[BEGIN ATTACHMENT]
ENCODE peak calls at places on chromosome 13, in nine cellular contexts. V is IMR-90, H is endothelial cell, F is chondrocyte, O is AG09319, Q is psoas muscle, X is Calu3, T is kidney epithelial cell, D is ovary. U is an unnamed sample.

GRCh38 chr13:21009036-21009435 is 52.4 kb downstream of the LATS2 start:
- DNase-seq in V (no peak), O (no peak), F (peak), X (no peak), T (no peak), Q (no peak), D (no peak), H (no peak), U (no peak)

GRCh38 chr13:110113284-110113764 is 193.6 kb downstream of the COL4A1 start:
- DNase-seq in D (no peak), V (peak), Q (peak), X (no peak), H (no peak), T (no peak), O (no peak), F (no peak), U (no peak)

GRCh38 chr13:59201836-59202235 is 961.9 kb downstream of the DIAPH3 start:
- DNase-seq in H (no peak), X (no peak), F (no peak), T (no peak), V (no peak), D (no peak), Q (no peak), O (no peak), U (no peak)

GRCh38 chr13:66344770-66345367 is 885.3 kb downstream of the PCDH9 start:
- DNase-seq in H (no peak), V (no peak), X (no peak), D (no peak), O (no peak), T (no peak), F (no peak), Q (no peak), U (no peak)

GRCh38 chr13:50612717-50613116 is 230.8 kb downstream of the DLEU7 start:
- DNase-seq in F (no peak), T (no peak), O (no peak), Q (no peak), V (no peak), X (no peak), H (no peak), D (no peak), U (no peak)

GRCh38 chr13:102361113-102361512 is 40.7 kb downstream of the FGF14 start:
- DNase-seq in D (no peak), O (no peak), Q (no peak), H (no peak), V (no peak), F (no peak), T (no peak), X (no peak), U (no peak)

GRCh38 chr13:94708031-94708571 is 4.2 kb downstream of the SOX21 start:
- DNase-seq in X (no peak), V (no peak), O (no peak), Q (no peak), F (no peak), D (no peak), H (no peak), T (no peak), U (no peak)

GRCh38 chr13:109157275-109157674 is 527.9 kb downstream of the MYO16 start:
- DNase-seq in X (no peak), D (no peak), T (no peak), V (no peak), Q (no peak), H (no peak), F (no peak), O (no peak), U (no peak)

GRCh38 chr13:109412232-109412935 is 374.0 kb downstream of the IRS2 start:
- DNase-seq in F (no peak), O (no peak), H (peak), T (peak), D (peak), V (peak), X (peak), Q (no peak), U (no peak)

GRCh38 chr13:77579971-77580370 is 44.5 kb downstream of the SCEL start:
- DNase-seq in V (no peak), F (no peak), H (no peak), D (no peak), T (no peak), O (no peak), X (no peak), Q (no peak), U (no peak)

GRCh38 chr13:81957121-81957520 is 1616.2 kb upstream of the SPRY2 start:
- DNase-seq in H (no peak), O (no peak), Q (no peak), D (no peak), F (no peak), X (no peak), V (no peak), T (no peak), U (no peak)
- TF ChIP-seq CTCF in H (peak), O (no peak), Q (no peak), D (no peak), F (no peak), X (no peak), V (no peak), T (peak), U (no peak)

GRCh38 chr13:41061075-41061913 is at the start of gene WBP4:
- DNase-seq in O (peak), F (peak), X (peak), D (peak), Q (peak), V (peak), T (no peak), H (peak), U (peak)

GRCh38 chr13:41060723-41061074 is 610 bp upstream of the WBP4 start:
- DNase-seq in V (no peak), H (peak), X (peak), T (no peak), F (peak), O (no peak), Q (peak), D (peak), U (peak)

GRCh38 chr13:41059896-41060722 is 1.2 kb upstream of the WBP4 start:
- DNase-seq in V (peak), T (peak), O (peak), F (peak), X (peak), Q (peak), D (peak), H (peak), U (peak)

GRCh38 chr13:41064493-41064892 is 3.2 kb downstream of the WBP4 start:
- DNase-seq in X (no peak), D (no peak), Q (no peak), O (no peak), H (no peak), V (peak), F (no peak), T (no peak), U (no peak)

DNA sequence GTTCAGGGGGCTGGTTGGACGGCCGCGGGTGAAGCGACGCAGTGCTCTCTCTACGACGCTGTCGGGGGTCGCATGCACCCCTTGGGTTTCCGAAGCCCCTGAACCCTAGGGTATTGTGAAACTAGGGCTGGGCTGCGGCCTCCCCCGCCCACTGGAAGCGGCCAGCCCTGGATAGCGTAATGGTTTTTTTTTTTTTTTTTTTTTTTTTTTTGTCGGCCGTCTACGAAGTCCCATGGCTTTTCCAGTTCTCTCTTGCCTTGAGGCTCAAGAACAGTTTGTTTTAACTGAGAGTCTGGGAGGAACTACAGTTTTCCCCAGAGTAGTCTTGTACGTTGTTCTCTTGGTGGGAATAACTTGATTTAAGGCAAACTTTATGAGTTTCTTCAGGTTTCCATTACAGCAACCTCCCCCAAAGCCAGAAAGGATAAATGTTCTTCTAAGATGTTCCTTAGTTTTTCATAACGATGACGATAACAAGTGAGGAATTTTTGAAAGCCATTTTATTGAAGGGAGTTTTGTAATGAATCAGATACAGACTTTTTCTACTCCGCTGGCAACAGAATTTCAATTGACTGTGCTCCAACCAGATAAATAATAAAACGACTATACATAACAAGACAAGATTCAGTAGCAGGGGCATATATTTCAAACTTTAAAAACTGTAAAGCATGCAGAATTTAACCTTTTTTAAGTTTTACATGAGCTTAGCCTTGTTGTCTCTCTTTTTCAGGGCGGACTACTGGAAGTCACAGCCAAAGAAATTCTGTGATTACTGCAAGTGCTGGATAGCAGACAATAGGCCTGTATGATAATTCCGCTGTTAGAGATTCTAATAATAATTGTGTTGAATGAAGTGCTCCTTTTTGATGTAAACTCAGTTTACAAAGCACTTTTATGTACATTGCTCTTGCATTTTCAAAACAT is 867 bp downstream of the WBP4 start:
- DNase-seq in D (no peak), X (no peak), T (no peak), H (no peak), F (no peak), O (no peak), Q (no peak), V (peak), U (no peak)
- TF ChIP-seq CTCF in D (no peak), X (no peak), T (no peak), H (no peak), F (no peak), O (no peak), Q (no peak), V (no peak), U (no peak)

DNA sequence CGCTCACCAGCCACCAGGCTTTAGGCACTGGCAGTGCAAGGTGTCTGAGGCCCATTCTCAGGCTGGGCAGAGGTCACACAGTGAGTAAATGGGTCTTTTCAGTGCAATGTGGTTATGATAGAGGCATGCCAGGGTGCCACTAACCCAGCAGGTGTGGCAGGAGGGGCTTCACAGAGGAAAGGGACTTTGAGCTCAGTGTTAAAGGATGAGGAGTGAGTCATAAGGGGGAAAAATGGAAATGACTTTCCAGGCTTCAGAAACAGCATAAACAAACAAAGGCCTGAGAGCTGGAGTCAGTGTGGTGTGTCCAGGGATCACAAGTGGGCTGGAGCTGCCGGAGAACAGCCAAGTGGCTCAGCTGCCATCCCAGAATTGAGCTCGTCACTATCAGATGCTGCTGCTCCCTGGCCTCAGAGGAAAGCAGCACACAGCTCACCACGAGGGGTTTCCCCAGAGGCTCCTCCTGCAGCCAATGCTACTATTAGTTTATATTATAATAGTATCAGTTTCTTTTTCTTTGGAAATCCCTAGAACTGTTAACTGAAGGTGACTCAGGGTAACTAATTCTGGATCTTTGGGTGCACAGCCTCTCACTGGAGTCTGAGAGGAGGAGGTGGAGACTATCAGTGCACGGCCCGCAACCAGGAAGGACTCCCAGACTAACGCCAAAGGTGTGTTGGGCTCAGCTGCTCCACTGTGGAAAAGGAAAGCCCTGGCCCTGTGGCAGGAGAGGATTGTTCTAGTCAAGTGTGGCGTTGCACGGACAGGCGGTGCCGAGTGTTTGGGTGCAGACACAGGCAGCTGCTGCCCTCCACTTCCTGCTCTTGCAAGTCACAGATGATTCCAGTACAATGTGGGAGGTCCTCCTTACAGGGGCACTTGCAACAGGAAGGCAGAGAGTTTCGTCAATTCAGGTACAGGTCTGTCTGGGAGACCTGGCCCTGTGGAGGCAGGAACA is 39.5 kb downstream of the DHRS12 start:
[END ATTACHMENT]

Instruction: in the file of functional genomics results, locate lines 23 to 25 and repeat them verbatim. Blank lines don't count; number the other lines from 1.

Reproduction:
- DNase-seq in H (no peak), O (no peak), Q (no peak), D (no peak), F (no peak), X (no peak), V (no peak), T (no peak), U (no peak)
- TF ChIP-seq CTCF in H (peak), O (no peak), Q (no peak), D (no peak), F (no peak), X (no peak), V (no peak), T (peak), U (no peak)

GRCh38 chr13:41061075-41061913 is at the start of gene WBP4: